When Dismissal is the Best Course! How Corporates Decide to Fire Employees

The Different Types of Dismissals and the Conditions Which Precipitate Them

How and when do corporates decide to fire employees? Are there any alternatives to dismissing employees? What are the circumstances in which dismissal is the only option and is the best course of action? The answers to these questions lie in the way in which corporates and the executives heading them make decisions based on data points, and individual decision making aspects.

Before we go deeper into the dynamics of dismissal and firing employees, it is important to distinguish between the different types of dismissal from employment. While layoffs and mass firing of staff during recessions and downturns and other unfavorable economic conditions is well known and publicized, there are other forms of letting go of staff and these can range from dismissal due to poor performance, bad behavior, or simply because the said employee(s) have violated the workplace rules and policies.

More often than not, it is the dismissal due to poor performance that receives relatively more attention than the last aspect, namely dismissal due to policy violations. However, in our working experience, we have seen all three types of dismissals happening depending on the exact circumstances.

Mass Layoffs Due To Recession: First Meta, Next Tesla, and Now Amazon & Big Tech

To start with, mass layoffs are becoming more common these days and more so with the tech firms that are now letting go of employees like a “leaking” sieve. Whether it was Meta/Facebook laying off 11,000 employees, or Twitter under its mercurial new owner, Elon Musk, downsizing nearly half of its employee base, or the very fresh instances of Amazon and other tech firms firing employees in thousands, the reason for the mass dismissal of staff is mostly economic.

Indeed, while the pros and cons of these decisions are debatable, what is clear is that The Great Tech Moderation has begun, as Big Tech firms realize that the “party is over” and the golden age of tech is coming to an end. However, in these cases also, dismissal is based on both cold logic of cost benefit analysis as well as the more emotional aspect of taking loyalty and capability into account.

In other words, corporates, even during downturns often retain their best staff and those who have been with them for years, and the best course dismissal hits those who the Senior Execs think can be let go. So, there is the element of the human touch as well.

When Dismissal is the Best Course! Mass Firing/Downsizing Due to Poor Performance

Having said that, dismissal due to poor performance happens anytime and not only during recessions. Indeed, in our working experience, we have come across two types of dismissal due to non performance.

  1. One, isolated and case by case dismissal of employees due to poor performance that involves one or a few employees and the more notable aspect of mass layoffs due to non performance, which is followed as a policy in many Consulting and Financial/Banking entities.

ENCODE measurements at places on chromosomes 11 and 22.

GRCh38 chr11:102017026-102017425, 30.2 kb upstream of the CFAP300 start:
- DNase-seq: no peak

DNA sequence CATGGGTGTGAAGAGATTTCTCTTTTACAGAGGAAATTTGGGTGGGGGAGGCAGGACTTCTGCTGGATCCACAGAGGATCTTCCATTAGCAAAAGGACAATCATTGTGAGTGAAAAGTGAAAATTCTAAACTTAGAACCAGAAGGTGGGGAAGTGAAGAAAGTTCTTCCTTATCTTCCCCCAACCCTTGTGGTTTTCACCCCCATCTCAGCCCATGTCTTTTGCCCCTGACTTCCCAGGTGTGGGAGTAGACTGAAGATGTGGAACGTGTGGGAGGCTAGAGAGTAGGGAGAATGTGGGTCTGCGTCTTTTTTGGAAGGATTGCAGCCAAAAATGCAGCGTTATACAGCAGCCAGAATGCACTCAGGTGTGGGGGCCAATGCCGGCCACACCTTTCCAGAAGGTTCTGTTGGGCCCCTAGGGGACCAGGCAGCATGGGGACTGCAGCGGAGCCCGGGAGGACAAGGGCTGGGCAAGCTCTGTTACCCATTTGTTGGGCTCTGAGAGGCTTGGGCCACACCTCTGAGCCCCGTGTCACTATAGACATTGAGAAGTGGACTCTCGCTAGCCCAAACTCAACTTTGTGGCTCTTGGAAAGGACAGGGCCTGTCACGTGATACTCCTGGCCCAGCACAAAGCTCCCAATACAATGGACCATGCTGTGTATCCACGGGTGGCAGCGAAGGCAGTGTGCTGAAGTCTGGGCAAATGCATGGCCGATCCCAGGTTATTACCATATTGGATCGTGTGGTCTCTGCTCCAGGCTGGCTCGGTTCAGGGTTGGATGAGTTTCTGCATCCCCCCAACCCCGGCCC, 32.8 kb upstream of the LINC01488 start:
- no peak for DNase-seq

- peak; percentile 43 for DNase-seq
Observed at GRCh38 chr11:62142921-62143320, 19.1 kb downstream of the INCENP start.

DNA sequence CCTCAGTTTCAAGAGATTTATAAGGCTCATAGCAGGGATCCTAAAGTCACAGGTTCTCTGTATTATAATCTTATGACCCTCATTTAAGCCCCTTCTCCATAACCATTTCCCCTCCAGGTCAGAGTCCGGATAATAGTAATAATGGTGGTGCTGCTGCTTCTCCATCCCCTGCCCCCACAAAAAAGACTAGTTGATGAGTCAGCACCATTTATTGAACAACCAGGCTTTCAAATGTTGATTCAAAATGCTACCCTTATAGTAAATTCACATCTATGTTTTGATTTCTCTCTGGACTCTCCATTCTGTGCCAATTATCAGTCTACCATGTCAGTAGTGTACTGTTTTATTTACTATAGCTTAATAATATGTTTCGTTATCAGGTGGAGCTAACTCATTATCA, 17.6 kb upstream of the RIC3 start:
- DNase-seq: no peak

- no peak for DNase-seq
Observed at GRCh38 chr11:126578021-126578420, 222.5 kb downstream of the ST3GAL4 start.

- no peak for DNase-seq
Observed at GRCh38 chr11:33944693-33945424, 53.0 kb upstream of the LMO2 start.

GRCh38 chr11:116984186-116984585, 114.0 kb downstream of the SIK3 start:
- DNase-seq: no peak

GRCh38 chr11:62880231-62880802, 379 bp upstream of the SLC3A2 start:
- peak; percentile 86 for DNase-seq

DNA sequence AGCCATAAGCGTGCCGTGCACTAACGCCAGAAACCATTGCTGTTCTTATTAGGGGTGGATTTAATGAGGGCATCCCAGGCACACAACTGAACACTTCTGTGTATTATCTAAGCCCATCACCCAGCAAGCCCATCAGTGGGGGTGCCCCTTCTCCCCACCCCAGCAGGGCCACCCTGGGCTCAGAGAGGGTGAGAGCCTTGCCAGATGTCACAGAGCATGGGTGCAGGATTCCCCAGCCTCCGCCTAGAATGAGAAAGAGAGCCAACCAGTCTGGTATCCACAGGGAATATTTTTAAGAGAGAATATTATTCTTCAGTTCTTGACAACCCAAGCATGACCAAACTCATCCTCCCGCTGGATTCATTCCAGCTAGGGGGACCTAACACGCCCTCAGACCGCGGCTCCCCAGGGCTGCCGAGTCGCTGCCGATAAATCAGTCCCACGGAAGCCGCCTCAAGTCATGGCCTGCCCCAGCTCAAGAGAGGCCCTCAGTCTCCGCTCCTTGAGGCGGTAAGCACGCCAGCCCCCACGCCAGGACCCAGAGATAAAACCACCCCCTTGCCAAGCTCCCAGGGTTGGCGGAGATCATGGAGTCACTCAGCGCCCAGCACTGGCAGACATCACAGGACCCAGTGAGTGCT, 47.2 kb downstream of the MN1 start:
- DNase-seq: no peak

For instance, there are policies in these entities that specify the layoff of the Bottom 10% of employees based on their appraisals every cycle. In addition, many leading firms review performance metrics periodically and decide to let go of those deemed unproductive.

  2. However, the other case of dismissal of a few or more employees due to poor performance is more of an outlier and happens in rare instances. This is because (though it might seem counter intuitive) it is easier to lay off on a mass scale than on an individual basis as the former entails decisions based on metrics that affect companywide performance making the job easier to layoff. On the other hand, dismissing one or a few employees often involves broad consultation.

The Rarest Of the Rare! Dismissal Due To Policy Violations and Other Deviations

This is because in case of individual employees, the labor laws specify that such employees should first be placed on PIPs or Performance Improvement Plans and then given chances to make amends and only if they fail to better their performance even after these that they are fired.

In addition, dismissal becomes the best course only under extenuating circumstances or in other words, only under the most compelling circumstances. This is also the case with dismissal due to policy violations that happens very rarely.

Indeed, both these types of dismissals often entail elaborate review and reasoning steps as the laws mandate such conditions. Of course, the rarest of the rare form of dismissal is the instant firing where the employee(s) are asked to leave immediately. This happens in case of serious policy violations like poaching staff, corruption, and misconduct and sexual and other forms of harassment.

In our working experience, we have come across only one instance where this happened and that was because the said employee was encouraging the colleagues to switch to rival firms. Of course, these spot dismissals also happen at the senior levels as the case of some leading corporate figures involved in business scandals shows.

Employees Must be Aware and Alert Always to Avoid Dismissal

Last, letting go off employees is always a hard and painful decision to make, and more so if the employees have been with the firms for a longer period of time.

Having said that, the corporate world is a very competitive and brutal place for anyone who falls afoul of the conditions which we described lead to dismissals and so, our advice to prospective graduates entering their careers is to be aware and alive to the various circumstances in which dismissal is the only course of action left for the corporates and so, they must be on their toes always.

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